Thursday, September 10, 2009

Rambling about sushi...

Salmon, grilled salmon skin, avocado, cucumber and green onion
I don't even know where to start. 
I had my first bite around 12 years ago and it turned into a love affair. This was a whole different world of yumminess I had just discovered. I am still puzzled at how something so simple can be so good... and yet, so tricky.
Everything is important. 
The rice should be cooked just right, otherwise, it will form an unpleasant mass when shaped... if undercooked, it won't hold together. Please, I beg, stay away from brown rice... just keep it for something else, anything else, but not sushi. Don't get me wrong, I like brown rice, but the texture is wrong, it doesn't adhere correctly and the taste competes with all the other delicate ingredients you are about to fill your sushi with.
Finding extremely fresh salmon is harder than you might think. At the best of times, when a fish is caught, particularly Atlantic salmon, chances are, it will have probably already travelled a long way and by the time you buy it, it's already a couple of days old. At best. 
In my case, buying high quality frozen norvegian salmon (whole fillet) is the closest to fresh salmon, since it frozen immediately after being caught. 
Some purists (I am one in many aspects)  might say frozen is the least desirable option. Well, I say your senses will usually give you the answer. It should not smell fishy in any shape or way... only a crisp, fresh ocean's aroma will be detectable. Yes, you heard right, it should smell like the ocean.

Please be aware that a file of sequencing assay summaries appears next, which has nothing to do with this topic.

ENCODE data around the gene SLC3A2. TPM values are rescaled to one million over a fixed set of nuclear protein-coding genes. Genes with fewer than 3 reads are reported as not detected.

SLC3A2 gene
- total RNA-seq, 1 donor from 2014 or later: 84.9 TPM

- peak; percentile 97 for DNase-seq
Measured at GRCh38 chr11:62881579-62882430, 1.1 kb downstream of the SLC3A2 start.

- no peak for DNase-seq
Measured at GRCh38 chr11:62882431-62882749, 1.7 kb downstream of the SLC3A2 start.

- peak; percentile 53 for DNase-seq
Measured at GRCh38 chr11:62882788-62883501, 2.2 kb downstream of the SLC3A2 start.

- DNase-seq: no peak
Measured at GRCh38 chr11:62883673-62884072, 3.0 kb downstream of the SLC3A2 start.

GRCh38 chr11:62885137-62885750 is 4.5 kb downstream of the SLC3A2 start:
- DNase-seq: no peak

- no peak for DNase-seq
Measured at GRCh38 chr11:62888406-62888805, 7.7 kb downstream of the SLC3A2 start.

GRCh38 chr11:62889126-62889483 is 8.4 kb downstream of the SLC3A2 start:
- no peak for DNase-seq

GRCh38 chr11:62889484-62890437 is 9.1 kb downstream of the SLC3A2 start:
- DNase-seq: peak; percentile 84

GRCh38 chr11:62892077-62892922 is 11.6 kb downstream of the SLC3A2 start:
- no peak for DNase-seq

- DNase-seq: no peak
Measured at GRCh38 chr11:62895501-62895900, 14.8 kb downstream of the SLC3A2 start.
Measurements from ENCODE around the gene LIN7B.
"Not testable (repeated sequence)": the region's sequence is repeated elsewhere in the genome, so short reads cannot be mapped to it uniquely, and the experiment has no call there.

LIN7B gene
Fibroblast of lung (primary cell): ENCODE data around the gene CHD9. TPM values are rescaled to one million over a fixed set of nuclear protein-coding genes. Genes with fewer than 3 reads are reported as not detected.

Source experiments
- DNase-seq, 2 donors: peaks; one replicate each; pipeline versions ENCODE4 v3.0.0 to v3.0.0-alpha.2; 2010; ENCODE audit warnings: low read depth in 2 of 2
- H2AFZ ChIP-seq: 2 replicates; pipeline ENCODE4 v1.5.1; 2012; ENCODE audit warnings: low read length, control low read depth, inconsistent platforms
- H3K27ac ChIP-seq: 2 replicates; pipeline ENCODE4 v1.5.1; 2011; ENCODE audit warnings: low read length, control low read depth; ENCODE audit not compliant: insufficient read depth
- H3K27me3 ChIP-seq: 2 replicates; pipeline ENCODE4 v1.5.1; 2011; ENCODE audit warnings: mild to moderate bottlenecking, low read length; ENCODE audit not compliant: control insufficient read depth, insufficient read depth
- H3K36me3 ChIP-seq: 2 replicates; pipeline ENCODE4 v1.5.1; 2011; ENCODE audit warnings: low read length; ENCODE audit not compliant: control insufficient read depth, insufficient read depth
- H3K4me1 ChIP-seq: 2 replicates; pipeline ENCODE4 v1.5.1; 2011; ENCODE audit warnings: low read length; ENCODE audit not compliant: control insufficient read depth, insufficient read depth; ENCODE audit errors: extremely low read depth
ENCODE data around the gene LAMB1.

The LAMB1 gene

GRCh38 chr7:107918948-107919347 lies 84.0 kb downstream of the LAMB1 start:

When raw, the flesh is firm, plump and fatty. The taste should be slightly fruity and buttery in the mouth. If it feels very oily, the fish was probably exposed to too much heat and the fat (which should remain in the flesh) migrated to the outside. That is not a good thing.
The vegetables, if adding any, are up to you dear reader. 
In sushi, as said before, everything is important. 
Proportion to me, are also something too important to ignore. If making a big roll (futomaki), try to keep the rice between 150 to 200 g for the whole seaweed sheet. More than this and you will probably end up with a mouthful of rice... and not much else. The salmon should always be the star, so don't be cheap. A nice 1cm wide strip of salmon is just right in my opinion. Add your vegetables, be sensible. You just can't cram everything in there! 
me: Of course I can! Watch... ermm... eeee...there... almost.
[cucumber flies like a bullet sideways, avocado whirls out like a wet bar of soap]
Roni:I told ya, now you can't close the darn thing. Nice.


  1. lol!
    they taste great when you stuff them with unreasonable amounts of salmon... (even when you don't, actually)

    nice picture! I bet Anan tried to claim the credit for it.. :)

  2. Dan here bud,
    the trick us locals use for sushi rice is called 'sushi no ko' or 'child of sushi' I'll send you know who back with some.
    If you ask nice, I can be pushed into a corner and find the actual recipie for sushi no ko (ex's uncle owns a sushi shop ^^ )

  3. I'm suddenly having a flash back! Many years ago, when I was in California, I saw that powder and didn't really figure out what it was for. I used to add it to the rice instead of the vinegar/sugar mix, but it wasn't always easy to find, so I went back to just making the mix myself. I wasn't very experienced at the time, so I don't think I made the best use out of it. Would love to try that again!